Diesel dispute

Misleading instructions. Unreasonable tax inspectors. No wonder farmers struggle to claim diesel rebates.

Peter O’Halloran - Tax advice

As all farmers know, a diesel fuel rebate is allowable in terms of the Customs and Excise Act. Yet many farmers have recently been hit with reversals or clawbacks of the rebate with accompanying penalties and interest. SARS auditors are focusing on the logbooks kept by farmers and rebates are being disallowed because of an insistence on slavish adherence to logbook ‘rules’.

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Up until recently, 20% of a rebate could be disallowed if record-keeping was not up to standard. In other words, some discretion was allowed, as per Part 3, Note 6(h)(vii), to Schedule 6 of the Customs and Excise Act. Now, however, the logbook is regarded as the sole document for ascertaining the diesel rebate. The question is: does the Commissioner still have the discretion to award the rebate in the face of alleged non-compliance?

Here’s what the note says: “This exception is applied at the discretion of the Commissioner for the period 1 November 2009 to 31 March 2013, whereafter only the required logbook information will be accepted as valid proof of eligible distillate fuel purchases.”

In other words, it no longer matters if a farmer has made every effort to comply; if his logbook is not up to standard, it will be disregarded, enabling the Commissioner to write back the rebate. In addition, penalties and interest charges will be levied.
This is a very harsh application of the law and one can question how reasonable it is.

According to SARS’ definition, a ‘logbook’ must contain a schedule with columns in which records of the activities that affect the claim are noted. The records must be such that an audit trail can be established between the supplier and the end-user.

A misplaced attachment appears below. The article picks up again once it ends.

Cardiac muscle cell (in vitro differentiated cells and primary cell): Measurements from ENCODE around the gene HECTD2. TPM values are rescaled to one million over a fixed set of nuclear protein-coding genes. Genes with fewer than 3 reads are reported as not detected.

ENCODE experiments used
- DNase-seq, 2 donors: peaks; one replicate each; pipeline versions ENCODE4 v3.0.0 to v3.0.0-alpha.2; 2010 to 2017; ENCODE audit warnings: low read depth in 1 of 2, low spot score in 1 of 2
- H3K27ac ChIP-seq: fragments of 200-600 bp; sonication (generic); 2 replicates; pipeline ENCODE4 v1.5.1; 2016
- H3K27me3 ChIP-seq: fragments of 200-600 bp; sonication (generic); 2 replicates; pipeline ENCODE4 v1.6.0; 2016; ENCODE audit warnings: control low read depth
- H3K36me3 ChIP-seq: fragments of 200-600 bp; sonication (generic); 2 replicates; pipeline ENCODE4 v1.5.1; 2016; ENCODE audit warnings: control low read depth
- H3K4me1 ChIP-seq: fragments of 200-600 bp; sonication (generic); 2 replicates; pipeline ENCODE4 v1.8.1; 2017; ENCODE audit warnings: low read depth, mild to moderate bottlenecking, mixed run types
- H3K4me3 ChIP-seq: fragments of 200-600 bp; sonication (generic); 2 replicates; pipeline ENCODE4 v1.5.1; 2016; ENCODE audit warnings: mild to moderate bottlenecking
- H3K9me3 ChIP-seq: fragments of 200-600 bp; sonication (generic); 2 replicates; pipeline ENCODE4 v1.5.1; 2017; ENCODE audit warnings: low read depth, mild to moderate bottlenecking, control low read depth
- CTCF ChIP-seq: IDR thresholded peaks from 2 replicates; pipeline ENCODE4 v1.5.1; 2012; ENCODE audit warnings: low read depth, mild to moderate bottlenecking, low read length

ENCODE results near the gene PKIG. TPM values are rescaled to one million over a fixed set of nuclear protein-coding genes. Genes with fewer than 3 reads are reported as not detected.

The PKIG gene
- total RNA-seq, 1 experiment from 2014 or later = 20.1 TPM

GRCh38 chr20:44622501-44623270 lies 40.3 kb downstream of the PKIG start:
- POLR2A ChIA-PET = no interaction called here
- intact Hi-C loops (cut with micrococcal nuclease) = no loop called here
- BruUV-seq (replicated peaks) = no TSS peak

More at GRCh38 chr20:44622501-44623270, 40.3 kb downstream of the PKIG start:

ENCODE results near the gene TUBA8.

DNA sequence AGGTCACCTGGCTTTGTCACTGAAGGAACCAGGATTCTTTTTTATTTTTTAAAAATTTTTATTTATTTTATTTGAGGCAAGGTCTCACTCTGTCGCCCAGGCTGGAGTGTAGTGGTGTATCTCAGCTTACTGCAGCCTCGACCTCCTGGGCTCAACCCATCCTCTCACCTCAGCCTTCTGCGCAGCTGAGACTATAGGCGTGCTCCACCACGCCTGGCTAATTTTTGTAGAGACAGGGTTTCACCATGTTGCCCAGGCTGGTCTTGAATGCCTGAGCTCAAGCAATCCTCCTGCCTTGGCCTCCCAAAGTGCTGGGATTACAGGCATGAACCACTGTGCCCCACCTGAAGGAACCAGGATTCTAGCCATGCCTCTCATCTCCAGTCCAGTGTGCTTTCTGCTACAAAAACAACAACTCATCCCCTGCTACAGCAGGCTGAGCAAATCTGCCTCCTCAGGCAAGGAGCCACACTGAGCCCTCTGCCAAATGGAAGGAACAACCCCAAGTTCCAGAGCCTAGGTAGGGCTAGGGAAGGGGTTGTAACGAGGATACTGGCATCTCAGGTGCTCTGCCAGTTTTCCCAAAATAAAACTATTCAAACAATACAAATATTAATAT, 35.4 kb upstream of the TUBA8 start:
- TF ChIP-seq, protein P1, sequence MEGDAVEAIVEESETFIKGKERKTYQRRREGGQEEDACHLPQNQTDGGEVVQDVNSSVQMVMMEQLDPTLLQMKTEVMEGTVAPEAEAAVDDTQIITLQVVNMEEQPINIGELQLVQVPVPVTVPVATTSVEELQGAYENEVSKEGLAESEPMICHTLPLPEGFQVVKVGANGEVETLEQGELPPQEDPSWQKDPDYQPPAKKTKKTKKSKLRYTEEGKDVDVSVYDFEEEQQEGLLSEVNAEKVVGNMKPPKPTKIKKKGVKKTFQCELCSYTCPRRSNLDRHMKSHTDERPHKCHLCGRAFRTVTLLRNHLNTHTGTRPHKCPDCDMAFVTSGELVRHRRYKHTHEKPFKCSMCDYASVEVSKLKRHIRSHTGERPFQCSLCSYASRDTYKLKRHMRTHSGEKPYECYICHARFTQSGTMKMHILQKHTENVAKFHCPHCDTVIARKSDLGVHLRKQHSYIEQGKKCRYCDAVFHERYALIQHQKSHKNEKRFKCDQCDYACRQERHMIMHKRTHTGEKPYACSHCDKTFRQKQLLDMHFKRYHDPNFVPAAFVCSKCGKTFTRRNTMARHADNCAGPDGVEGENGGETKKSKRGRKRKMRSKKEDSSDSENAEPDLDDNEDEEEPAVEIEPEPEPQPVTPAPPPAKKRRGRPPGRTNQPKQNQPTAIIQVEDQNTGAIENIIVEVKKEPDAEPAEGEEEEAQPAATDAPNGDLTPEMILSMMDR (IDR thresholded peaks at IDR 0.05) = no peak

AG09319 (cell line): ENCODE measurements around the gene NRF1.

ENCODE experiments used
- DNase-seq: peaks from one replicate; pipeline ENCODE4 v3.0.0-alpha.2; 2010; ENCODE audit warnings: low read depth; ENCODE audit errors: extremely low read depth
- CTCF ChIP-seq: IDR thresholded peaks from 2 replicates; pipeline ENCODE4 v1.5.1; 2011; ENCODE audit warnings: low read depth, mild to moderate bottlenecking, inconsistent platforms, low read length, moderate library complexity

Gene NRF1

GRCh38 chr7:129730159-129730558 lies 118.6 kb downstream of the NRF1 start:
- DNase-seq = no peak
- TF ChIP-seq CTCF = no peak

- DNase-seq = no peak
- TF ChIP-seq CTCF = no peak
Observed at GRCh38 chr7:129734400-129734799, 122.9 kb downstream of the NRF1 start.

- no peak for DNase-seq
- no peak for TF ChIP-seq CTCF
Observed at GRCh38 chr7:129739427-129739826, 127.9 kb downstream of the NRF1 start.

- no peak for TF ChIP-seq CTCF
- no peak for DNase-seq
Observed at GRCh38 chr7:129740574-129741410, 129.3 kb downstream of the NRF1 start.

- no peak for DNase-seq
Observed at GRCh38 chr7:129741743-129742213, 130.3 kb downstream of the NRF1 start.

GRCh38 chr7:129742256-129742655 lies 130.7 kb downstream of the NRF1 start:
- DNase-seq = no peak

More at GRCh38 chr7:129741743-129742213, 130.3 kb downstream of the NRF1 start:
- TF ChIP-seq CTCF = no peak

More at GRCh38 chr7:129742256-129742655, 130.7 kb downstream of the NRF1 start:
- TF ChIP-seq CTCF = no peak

A date of use is required, the equipment fuelled, the purpose of the fuel, the place where used, the consumption of the machine, and all of this must be supported by documentation, such as vehicle purchase records, service records and the like.

The note further states that the minimum requirements are as per the example of a logbook on the SARS website. However, it is just that – an example; one is not required to use this actual form.

The problem is that the SARS example has far more detail than the minimum requirements set out in the definition of ‘logbook’. It shows the storage unit, quantity, opening balance of fuel, opening and closing entries for engine hour meter or odometer, total fuel used, unused balance, whether any non-eligible activity is performed, and much else.

So which is correct? If the Customs and Excise Act wanted the exact information as per the example, it should have said so plainly. Of course, farmers would be advised to use the more detailed option as a guide, but why should those who have not done so be punished?

If the minimum requirements as per the Schedule Six definition of a logbook are met, the farmer should be entitled to his rebate – simple as that. An administrative glitch is no reason to penalise him. Penalities should apply only where dishonesty has been proved and excess rebates have been claimed.